The European Commission has a near monopoly on legislative initiative in the European Union (EU), with special initiative rights for other institutions applying only in certain specific cases. However, the European Parliament and the Council may invite the Commission to submit legislative proposals. Whilst this 'indirect' initiative right does not create an obligation on the Commission to propose the legislation requested, the Treaty of Lisbon codified the Commission's obligation to provide reasons for any refusal to follow a parliamentary initiative. Against this backdrop, some argue that Parliament could take the Commission to the Court of Justice of the EU if it fails to justify a negative decision. Others see Parliament's increasing participation in overall political planning – particularly through negotiations on the Commission's annual work programme (CWP) – as a further channel for Parliament to increase its influence on EU legislation. It is thus argued that the increased role of Parliament in the legislative procedure should have reduced the need for its Members to make use of legislative initiatives. Notwithstanding that, there is a trend towards greater use of formal parliamentary legislative initiatives to assert greater influence on the political process. Most recently, in her inaugural address in July 2019 and in her Political Guidelines, the then newly elected President of the European Commission, Ursula von der Leyen, pledged to strengthen the partnership with the European Parliament, inter alia, by responding with a proposal for a legislative act whenever Parliament, acting by a majority of its members, adopts a resolution requesting that the Commission submit legislative proposals. She added that this commitment would have to be in full respect of the proportionality, subsidiarity and better law-making principles. President von der Leyen also declared herself supportive of moves towards recognition of a right for Parliament of legislative initiative. This briefing is an update of a European Parliament Library briefing from 2013, by Eva-Maria Poptcheva.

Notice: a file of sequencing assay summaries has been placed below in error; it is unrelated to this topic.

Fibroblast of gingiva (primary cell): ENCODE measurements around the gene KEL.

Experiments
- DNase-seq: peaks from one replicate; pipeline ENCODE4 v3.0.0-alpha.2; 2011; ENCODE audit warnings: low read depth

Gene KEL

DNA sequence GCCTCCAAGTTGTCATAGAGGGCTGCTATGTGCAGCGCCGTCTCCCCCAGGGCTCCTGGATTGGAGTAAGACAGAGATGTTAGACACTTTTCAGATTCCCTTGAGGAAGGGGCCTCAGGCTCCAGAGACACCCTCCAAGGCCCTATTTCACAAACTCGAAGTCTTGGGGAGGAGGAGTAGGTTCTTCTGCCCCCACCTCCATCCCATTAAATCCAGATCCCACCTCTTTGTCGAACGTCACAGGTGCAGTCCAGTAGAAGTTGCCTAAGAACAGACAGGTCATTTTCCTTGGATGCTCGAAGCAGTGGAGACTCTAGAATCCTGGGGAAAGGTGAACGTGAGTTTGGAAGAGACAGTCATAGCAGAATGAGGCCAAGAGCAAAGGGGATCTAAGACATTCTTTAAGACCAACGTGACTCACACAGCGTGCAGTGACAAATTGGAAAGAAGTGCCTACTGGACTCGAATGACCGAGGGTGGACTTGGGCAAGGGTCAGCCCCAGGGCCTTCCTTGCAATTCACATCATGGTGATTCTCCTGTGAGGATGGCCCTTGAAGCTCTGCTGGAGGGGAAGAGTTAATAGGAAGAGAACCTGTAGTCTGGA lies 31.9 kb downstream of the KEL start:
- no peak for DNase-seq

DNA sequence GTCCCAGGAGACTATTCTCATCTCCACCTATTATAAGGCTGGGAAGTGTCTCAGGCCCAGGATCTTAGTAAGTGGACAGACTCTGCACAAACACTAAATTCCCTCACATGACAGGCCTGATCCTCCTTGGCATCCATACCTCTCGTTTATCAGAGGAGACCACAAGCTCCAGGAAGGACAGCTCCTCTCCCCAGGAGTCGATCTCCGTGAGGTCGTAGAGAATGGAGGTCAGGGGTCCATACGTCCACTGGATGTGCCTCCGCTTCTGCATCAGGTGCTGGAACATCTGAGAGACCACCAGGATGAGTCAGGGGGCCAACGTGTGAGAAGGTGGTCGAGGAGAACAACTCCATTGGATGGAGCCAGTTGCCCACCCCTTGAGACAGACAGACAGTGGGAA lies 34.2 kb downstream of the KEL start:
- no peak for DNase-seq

Clash of Cultures: Transnational Governance in Cold War Europe - EPRS Annual Lecture 2019

06-02-2020

Wolfram Kaiser, a non-resident Visiting Fellow with the European Parliamentary Research Service, delivered the EPRS annual lecture in Brussels on 6 November 2019. In his lecture, he argued that the EU has been profoundly shaped by three main notions and practices of transnational governance: the struggle for executive autonomy, practices of neo-corporatist concertation and consensus-seeking, and the vision to Europeanise parliamentary democracy by 'constitutionalising' what is now the EU. He sought ...

Wolfram Kaiser, a non-resident Visiting Fellow with the European Parliamentary Research Service, delivered the EPRS annual lecture in Brussels on 6 November 2019. In his lecture, he argued that the EU has been profoundly shaped by three main notions and practices of transnational governance: the struggle for executive autonomy, practices of neo-corporatist concertation and consensus-seeking, and the vision to Europeanise parliamentary democracy by 'constitutionalising' what is now the EU. He sought to show how each has impacted on attempts to create transnational European democracy, and how they might actually have facilitated the far more aggressive contestation of European union (with a small 'u').

Външен автор

This briefing has been written by Professor Dr Wolfram Kaiser of the University of Portsmouth, United Kingdom, at the request of the Directorate-General for Parliamentary Research Services (EPRS) of the Secretariat of the European Parliament.

Digital democracy: Is the future of civic engagement online?

05-02-2020

Digital innovation is radically transforming democratic decision-making. Public administrations are experimenting with mobile applications (apps) to provide citizens with real-time information, using online platforms to crowdsource ideas, and testing algorithms to engage communities in day-to-day administration. The key question is what technology breakthrough means for governance systems created long before digital disruption. On the one hand, policy-makers are hoping that technology can be used ...